The importance of being reasonable
In 2004, when I was making the talk-show rounds for my new book on gay marriage, I found myself on a Seattle radio station, debating a prominent gay-marriage opponent. After she made her case and I made mine, a caller rang in to complain to the host. “Your guest,” he said, meaning me, “is the most dangerous man in America.” Why? “Because,” said the caller, “he sounds so reasonable.”
In hindsight, this may be the greatest compliment I have ever been paid. It is certainly among the most sincere. Despite the caller’s best efforts to shut out what I was saying, the debate he was hearing—and the contrast between me and my adversary—was working on him. I doubt he changed his mind that day, but I could tell he was thinking, almost against his will. Hannah Arendt once wrote, “Truth carries within itself an element of coercion.” The caller felt that he was in some sense being forced to see merit in what I was saying.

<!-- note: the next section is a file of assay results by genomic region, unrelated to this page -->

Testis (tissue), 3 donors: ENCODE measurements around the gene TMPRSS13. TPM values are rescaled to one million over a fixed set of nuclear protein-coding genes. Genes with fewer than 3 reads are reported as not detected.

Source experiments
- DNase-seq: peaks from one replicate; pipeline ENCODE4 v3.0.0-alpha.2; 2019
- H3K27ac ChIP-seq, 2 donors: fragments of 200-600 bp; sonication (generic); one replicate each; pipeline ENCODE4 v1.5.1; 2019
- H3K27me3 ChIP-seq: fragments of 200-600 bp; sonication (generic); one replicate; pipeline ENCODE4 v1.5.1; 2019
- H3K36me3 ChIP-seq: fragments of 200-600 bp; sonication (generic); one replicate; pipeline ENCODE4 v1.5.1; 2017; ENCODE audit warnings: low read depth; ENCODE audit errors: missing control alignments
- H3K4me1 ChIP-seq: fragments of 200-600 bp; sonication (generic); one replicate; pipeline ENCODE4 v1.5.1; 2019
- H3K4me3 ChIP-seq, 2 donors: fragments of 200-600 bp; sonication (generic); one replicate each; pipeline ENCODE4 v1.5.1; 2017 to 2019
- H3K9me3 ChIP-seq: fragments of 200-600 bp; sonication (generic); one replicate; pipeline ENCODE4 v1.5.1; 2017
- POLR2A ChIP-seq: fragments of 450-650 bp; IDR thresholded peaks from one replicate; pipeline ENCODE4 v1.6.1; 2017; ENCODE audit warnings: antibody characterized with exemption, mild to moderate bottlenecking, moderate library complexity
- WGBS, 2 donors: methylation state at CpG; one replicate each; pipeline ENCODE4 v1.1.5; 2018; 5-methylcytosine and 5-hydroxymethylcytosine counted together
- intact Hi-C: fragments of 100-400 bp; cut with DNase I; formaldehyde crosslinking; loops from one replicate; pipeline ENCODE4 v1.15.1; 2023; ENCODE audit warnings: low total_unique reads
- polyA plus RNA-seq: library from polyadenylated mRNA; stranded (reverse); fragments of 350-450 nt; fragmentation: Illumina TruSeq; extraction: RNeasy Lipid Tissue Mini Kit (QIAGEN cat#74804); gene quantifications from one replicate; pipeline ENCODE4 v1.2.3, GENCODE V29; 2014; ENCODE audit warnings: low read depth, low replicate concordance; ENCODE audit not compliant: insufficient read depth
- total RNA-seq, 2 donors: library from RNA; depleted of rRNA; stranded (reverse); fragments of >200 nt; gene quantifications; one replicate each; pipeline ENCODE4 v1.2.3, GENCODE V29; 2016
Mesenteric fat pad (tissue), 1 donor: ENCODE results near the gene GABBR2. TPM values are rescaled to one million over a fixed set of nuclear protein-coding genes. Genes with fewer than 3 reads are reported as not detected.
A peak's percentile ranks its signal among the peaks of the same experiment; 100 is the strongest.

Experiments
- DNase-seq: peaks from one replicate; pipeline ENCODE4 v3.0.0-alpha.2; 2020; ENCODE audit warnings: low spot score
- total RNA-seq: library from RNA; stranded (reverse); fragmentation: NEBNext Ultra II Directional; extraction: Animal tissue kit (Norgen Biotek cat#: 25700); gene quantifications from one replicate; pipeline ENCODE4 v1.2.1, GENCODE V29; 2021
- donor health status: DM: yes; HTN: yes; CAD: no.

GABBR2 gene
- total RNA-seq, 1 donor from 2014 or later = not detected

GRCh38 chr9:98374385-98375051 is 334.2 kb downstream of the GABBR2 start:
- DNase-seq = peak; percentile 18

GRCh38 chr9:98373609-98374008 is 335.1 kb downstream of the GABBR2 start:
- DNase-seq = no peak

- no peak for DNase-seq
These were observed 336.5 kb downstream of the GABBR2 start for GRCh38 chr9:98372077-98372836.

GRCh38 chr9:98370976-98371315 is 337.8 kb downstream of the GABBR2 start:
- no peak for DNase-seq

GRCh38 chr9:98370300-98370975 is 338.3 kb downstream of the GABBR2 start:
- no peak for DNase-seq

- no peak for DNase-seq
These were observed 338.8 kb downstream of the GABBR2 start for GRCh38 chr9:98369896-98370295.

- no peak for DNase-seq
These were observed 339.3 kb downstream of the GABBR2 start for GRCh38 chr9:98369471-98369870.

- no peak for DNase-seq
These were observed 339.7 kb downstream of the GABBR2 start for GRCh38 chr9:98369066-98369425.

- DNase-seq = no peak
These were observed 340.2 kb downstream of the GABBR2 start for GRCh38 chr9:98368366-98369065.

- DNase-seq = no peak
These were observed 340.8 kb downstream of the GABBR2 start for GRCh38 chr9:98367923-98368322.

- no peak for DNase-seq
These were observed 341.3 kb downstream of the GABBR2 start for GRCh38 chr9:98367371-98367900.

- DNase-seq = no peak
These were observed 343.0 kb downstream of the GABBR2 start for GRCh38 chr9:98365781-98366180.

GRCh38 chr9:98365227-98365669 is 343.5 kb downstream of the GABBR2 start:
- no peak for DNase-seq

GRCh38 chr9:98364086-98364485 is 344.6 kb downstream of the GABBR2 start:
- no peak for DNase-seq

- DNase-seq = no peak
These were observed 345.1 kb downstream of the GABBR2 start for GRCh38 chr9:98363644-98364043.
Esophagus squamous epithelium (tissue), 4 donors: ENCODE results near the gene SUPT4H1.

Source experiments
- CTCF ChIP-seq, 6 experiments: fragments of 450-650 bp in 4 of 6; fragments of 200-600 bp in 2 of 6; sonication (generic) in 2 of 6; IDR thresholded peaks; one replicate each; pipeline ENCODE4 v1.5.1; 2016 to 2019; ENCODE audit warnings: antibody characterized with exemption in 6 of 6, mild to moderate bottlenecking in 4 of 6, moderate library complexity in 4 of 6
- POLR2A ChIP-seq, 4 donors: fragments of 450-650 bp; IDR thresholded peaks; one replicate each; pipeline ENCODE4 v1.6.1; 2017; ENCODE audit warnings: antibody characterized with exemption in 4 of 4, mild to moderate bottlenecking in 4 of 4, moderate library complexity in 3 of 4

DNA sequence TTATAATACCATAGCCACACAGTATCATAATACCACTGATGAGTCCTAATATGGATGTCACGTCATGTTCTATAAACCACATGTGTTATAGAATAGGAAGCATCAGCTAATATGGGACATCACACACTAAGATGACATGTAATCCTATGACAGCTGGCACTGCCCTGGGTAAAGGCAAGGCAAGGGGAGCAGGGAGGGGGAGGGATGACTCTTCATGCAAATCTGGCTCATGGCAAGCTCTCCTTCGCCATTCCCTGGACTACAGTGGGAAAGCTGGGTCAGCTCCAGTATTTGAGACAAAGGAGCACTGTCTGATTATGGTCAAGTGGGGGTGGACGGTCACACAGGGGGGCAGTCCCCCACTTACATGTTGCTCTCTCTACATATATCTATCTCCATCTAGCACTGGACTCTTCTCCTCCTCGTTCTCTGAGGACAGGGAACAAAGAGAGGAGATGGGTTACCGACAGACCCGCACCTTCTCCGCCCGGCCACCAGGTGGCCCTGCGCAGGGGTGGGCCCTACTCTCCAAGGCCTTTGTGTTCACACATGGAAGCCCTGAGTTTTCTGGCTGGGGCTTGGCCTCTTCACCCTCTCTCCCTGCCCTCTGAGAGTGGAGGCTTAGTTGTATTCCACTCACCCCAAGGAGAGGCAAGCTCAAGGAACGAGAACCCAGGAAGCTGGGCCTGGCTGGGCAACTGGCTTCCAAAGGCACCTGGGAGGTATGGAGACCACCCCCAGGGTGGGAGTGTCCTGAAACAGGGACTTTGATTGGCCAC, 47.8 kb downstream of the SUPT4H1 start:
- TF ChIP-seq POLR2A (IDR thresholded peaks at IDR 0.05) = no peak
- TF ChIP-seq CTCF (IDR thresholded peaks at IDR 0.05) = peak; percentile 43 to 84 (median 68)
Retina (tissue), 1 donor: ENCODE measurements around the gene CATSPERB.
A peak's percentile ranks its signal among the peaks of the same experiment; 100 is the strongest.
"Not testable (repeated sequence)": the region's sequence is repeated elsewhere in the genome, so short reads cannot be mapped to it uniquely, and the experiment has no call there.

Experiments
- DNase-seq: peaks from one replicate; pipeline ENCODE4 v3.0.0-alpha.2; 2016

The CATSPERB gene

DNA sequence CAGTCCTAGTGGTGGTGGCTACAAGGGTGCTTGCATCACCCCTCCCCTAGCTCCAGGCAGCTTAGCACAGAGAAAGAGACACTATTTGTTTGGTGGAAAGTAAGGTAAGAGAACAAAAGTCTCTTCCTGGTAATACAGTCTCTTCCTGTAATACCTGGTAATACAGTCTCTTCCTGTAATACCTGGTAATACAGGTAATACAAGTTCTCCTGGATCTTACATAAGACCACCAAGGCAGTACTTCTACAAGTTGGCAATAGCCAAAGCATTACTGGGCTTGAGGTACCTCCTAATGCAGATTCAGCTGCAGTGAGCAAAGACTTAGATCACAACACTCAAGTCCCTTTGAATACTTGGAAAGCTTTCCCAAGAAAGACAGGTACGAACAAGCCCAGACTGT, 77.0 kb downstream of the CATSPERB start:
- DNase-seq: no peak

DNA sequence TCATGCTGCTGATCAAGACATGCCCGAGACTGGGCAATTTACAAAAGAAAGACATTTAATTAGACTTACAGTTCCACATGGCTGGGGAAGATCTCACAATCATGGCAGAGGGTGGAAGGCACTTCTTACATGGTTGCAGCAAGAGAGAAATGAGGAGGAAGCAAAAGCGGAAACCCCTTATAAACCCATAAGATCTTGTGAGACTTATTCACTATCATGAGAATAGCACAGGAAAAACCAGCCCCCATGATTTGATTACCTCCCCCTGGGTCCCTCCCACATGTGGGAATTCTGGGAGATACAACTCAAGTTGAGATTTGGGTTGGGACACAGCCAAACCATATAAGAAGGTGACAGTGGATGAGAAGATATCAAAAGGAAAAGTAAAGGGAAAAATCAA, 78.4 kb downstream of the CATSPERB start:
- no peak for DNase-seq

Your opponents will always think that your ideas are irrational; based on emotion rather than logic. Your job is to prove them wrong, by being as clam and rational as possible. Thus are minds, and later hearts, won.
The essay is about why gay activists shouldn’t boycott homophobic celebrities. Rauch ascribes recent victories in the US to minds being changed.